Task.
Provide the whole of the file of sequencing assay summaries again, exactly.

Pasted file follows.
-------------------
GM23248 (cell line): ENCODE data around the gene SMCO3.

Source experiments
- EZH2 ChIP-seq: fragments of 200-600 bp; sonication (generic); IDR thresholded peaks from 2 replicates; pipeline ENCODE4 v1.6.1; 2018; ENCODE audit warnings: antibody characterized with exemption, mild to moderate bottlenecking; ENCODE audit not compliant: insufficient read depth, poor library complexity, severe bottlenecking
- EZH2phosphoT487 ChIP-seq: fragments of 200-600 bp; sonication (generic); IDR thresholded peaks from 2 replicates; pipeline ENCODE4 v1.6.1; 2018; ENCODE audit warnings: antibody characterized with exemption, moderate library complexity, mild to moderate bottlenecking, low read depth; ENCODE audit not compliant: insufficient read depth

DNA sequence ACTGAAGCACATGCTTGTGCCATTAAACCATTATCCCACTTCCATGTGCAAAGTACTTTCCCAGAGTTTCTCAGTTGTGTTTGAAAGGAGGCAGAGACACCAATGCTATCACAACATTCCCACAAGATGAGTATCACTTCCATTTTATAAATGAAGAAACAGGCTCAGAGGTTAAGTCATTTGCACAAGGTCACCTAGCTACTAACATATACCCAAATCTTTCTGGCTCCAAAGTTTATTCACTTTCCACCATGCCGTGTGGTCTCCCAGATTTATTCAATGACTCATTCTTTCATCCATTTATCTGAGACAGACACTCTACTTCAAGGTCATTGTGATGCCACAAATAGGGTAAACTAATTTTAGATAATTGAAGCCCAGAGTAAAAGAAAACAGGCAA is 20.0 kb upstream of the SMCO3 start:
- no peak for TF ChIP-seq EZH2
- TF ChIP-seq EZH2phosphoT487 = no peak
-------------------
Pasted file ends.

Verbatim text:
GM23248 (cell line): ENCODE data around the gene SMCO3.

Source experiments
- EZH2 ChIP-seq: fragments of 200-600 bp; sonication (generic); IDR thresholded peaks from 2 replicates; pipeline ENCODE4 v1.6.1; 2018; ENCODE audit warnings: antibody characterized with exemption, mild to moderate bottlenecking; ENCODE audit not compliant: insufficient read depth, poor library complexity, severe bottlenecking
- EZH2phosphoT487 ChIP-seq: fragments of 200-600 bp; sonication (generic); IDR thresholded peaks from 2 replicates; pipeline ENCODE4 v1.6.1; 2018; ENCODE audit warnings: antibody characterized with exemption, moderate library complexity, mild to moderate bottlenecking, low read depth; ENCODE audit not compliant: insufficient read depth

DNA sequence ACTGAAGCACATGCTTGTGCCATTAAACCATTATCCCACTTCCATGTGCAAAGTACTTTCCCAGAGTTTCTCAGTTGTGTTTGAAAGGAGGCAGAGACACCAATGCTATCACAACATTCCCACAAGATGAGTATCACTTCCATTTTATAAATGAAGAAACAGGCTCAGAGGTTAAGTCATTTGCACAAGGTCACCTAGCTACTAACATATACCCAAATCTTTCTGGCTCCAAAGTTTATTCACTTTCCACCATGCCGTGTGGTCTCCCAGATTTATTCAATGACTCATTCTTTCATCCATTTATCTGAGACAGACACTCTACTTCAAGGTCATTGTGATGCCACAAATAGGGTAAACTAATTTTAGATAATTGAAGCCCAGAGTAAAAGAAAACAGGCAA is 20.0 kb upstream of the SMCO3 start:
- no peak for TF ChIP-seq EZH2
- TF ChIP-seq EZH2phosphoT487 = no peak